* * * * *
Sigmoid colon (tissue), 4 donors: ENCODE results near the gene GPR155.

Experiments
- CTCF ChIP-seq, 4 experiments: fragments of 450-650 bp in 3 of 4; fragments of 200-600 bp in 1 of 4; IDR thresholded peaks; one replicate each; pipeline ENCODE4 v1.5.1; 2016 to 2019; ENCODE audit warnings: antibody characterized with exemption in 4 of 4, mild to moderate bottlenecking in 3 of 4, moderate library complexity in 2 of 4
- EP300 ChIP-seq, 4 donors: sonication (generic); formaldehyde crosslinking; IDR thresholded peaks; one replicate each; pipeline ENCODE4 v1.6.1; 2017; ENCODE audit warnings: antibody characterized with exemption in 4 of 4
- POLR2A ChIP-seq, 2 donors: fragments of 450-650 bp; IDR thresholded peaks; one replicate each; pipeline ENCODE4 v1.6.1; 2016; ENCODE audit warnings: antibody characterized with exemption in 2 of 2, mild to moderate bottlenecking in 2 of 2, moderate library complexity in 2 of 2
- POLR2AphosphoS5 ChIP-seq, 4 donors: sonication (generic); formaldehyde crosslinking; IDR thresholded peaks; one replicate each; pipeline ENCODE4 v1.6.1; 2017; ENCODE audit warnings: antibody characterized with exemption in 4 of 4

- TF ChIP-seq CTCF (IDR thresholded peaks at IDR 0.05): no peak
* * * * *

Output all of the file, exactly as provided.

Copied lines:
Sigmoid colon (tissue), 4 donors: ENCODE results near the gene GPR155.

Experiments
- CTCF ChIP-seq, 4 experiments: fragments of 450-650 bp in 3 of 4; fragments of 200-600 bp in 1 of 4; IDR thresholded peaks; one replicate each; pipeline ENCODE4 v1.5.1; 2016 to 2019; ENCODE audit warnings: antibody characterized with exemption in 4 of 4, mild to moderate bottlenecking in 3 of 4, moderate library complexity in 2 of 4
- EP300 ChIP-seq, 4 donors: sonication (generic); formaldehyde crosslinking; IDR thresholded peaks; one replicate each; pipeline ENCODE4 v1.6.1; 2017; ENCODE audit warnings: antibody characterized with exemption in 4 of 4
- POLR2A ChIP-seq, 2 donors: fragments of 450-650 bp; IDR thresholded peaks; one replicate each; pipeline ENCODE4 v1.6.1; 2016; ENCODE audit warnings: antibody characterized with exemption in 2 of 2, mild to moderate bottlenecking in 2 of 2, moderate library complexity in 2 of 2
- POLR2AphosphoS5 ChIP-seq, 4 donors: sonication (generic); formaldehyde crosslinking; IDR thresholded peaks; one replicate each; pipeline ENCODE4 v1.6.1; 2017; ENCODE audit warnings: antibody characterized with exemption in 4 of 4

- TF ChIP-seq CTCF (IDR thresholded peaks at IDR 0.05): no peak